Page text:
Government curbs media stifling in J&K: Press Council panel

A Press Council of India (PCI) Committee of Inquiry (FFC) found that “the news media in the Jammu and Kashmir region, and particularly in the valley, is slowly being snuffed out, mainly due to the significant restrictions imposed by local government.”

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“There is also the threat of violence by militants which has a chilling effect,” the committee said in its report submitted last week.

The FFC was established in September 2021 by CPI Chairman, Justice (Retired) CK Prasad to examine the state of the media in Jammu and Kashmir after PDP leader and former Chief Minister Mehbooba Mufti wrote to the Council .

“There is a long list of journalists who have been individually harassed. The aim is to create fear and intimidation to conform to the government line,” the FFC report said.

According to the report, “normal lines of communication between the local administration and journalists have been severed” due to “the government’s suspicion that a large number of local journalists are sympathizers with the activists’ cause.”

Lieutenant Governor Manoj Sinha had “frankly told the FFC that many journalists were of ‘anti-national’ belief”, the report said. “He (Sinha) conceded that when he was first appointed he used to encourage open press conferences, but has now reverted to ‘selective engagement’ with favorite journalists. .”

The three-member committee, made up of Prakash Dubey, Suman Gupta and Gurbir Singh, recorded “numerous cases of journalists being interrogated, threatened and forced to fill in irrelevant profiling documents”.

Some journalists were “summoned to the dreaded ‘Cargo Centre’ for questioning – a place reserved for the questioning of armed militants”, the report said. Many journalists spoke of “the constant harassment they face in carrying out their duties from the security forces. These ranged from charges of aiding ‘separatists’, to lengthy interrogations in police camps, to detentions and arrests for spreading ‘fake news’,” he said.

The police had “conceded to the FFC that no less than 49 journalists have been arrested and charged since 2016, which is not small considering that J&K has a very small press corps.

“Of those 8 were arrested under the Unlawful Activities (Prevention) Act (UAPA), making bail almost impossible. anti-nationals.

The committee recommended that “those who engage in criminal acts should not be practicing journalists,” and if a journalist “carries arms or carries grenades and other ammunition, he is not a journalist; he is an activist and he must be treated as such”.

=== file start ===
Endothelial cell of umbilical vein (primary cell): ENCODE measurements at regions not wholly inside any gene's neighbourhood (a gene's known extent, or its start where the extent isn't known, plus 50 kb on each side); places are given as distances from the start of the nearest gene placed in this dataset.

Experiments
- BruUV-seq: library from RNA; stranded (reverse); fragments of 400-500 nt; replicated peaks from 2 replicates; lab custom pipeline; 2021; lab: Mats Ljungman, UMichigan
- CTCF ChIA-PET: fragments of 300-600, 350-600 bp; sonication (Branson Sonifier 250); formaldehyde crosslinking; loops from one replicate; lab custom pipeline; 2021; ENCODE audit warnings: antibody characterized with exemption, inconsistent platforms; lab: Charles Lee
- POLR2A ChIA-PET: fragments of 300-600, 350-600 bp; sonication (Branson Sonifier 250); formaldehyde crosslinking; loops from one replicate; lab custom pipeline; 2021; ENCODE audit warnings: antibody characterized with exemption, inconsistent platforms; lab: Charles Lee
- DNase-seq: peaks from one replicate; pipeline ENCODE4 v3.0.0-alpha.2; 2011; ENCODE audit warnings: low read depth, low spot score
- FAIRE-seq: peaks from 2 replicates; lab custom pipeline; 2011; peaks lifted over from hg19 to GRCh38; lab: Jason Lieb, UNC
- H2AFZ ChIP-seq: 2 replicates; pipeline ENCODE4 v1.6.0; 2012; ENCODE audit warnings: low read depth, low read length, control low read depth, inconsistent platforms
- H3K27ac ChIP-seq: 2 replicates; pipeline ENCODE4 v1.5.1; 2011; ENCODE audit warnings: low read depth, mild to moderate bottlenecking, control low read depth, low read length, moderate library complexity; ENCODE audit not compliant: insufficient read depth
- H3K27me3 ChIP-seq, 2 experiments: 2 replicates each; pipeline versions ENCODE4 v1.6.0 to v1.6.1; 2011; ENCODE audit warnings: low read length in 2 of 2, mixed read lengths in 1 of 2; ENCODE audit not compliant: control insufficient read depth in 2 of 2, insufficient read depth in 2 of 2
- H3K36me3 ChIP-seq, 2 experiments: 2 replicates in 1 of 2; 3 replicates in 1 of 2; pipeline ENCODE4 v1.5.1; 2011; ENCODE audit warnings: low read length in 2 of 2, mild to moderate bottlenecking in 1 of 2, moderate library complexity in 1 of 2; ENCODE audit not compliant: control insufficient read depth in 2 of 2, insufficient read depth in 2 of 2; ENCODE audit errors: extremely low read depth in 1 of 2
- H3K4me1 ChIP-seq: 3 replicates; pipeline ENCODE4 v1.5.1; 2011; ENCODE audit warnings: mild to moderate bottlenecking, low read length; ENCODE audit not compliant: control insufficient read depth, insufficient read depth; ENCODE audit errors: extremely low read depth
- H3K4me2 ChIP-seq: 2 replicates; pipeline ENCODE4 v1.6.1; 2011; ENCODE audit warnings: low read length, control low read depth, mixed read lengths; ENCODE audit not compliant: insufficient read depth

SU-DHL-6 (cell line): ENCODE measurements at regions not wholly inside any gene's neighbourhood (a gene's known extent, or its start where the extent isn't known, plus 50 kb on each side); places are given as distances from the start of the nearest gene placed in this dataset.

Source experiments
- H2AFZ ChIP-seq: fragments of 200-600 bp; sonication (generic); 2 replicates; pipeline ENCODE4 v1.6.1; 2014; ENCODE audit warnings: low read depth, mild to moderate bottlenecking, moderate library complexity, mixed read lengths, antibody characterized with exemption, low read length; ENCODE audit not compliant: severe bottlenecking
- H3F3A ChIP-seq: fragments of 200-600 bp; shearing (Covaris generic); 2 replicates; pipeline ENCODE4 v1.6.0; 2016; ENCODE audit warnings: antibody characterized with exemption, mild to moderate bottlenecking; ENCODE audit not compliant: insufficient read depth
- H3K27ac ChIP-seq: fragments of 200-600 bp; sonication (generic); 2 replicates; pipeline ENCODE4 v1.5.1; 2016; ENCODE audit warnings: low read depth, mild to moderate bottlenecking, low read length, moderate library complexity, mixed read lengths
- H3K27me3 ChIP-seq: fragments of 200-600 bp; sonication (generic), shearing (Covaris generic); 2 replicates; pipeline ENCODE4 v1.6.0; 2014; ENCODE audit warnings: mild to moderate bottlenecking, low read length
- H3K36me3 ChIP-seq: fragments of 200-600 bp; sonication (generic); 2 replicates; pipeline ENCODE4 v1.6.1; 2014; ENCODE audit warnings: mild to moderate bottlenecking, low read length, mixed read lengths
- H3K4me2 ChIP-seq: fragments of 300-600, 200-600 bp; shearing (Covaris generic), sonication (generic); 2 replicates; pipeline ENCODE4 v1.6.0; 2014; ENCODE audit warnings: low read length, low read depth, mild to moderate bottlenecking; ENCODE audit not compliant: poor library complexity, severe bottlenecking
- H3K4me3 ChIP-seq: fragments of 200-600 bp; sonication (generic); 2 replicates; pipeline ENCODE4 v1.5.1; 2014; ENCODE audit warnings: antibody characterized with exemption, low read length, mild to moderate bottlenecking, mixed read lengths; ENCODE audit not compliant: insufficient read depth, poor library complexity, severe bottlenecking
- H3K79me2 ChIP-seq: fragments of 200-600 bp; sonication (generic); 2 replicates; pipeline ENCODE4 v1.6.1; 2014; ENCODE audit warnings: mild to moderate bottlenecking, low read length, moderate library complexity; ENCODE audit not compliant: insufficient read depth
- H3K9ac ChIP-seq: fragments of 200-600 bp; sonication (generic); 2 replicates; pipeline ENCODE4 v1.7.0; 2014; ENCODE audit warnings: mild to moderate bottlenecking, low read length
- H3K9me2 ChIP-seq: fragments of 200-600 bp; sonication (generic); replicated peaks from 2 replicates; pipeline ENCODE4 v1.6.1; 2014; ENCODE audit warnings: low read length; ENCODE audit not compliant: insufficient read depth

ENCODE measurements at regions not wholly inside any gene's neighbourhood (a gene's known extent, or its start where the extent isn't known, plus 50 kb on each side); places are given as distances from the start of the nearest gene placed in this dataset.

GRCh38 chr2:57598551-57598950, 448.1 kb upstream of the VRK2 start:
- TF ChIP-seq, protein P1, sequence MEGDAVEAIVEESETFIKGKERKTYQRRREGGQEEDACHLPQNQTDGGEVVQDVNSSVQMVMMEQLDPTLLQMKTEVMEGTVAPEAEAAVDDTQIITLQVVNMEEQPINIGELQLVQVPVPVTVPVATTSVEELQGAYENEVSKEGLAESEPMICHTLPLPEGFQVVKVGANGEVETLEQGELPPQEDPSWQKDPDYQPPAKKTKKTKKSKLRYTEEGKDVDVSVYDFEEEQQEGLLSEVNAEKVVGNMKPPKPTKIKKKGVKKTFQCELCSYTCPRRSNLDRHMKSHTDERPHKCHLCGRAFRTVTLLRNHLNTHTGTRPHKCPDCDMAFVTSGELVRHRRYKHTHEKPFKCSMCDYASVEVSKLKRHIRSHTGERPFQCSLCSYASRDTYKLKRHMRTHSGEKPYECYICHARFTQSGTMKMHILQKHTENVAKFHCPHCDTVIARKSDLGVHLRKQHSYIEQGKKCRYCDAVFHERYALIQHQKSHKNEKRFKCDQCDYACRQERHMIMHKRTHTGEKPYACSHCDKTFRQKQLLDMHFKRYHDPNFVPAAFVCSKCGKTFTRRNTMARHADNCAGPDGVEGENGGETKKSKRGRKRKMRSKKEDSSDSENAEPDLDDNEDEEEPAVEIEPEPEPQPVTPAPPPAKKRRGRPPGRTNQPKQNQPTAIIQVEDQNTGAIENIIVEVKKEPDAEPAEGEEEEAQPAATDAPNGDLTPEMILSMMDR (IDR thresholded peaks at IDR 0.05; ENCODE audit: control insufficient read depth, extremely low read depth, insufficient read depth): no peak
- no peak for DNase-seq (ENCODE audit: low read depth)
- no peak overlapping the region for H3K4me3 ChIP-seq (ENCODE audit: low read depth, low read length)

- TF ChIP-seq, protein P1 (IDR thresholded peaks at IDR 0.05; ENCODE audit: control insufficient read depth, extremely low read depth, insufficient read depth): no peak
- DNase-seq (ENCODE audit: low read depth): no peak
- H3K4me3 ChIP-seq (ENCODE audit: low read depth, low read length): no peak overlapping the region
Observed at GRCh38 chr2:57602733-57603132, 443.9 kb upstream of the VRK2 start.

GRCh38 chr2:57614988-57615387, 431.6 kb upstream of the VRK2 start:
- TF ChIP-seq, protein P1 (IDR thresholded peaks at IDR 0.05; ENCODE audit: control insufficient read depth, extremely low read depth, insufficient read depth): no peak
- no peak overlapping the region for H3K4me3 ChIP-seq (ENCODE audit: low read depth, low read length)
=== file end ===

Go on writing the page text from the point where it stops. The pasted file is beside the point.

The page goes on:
However, the security establishment “cannot label writing against government policies, or quoting family or civilian sources in a story about the excesses of the armed forces, or tweeting a viewpoint as ‘fake news.’ or an “anti-national activity” and then the arrest of the journalist for sedition”, indicated the FFC.

It is “not the business of journalists to support government policies or development work. A reporter’s job is to report news as it happens, even if it is unpleasant for government officials,” the report said.

“A conflict zone has many actors and many aspects of the events unfolding. A journalist cannot and should not ignore the government version; at the same time, he is not the government’s spokesperson.

The FFC found that “under the guise of information gathering, threats and various forms of intimidation by the police have become part of the new ‘normal’ in the Kashmir Valley, especially after the imposition of a power center since August 2019”.

He expressed concern that “the public relations work of various government departments has been taken over by the police”, and recommended that “this cease as it is contrary to the letter and spirit of the operation of the different branches of a democratic government”.

Journalists, the committee said, “rely on communication networks like the Internet, and access to events and people, to gather and transmit information,” which “a government has the power to suppress. .. as we have seen in the case of J&K” .

He noted that suspending mobile internet whenever there is a conflict and denying access to the scene of an armed confrontation are ways to prevent free and fair news gathering at J&K. . These “policies must be reversed,” the committee said.

“Journalists must be allowed to do their jobs as professionals, as long as they do not interfere with normal security operations,” the report said.

“It is also noticed that the government establishment has denied normal privileges such as ‘accreditation’ and the freedom to travel locally and abroad… By stifling the lines of communication and the free flow of reports, the government does not will only encourage the spread of rumors and hearsay, which is detrimental to everyone in the long run.

The committee said “there is no compelling reason” why the Kashmir Press Club was “replaced and put in cold storage”. Its registration should be restored, “and government officials should not interfere in the electoral process of what is essentially a private group of journalists”, he said.

The report recalls that in his letter to the Press Council, Mehbooba Mufti had mentioned that journalists summoned by the police are obliged to fill in a questionnaire “which suggests that the person could have links with the ‘anti-national’ forces”. Among the 25 questions are those on the journalist’s “political allegiance”, “details of property owned” and “connections in Pakistan”.

Inspector General of Police Vijay Kumar “had no hesitation in admitting that there is a scheme to profile journalists working in the J&K area”, the report said. He quoted the officer as saying, “Our goal is to profile 80% of Kashmiris, and we will do that for journalists as well.”

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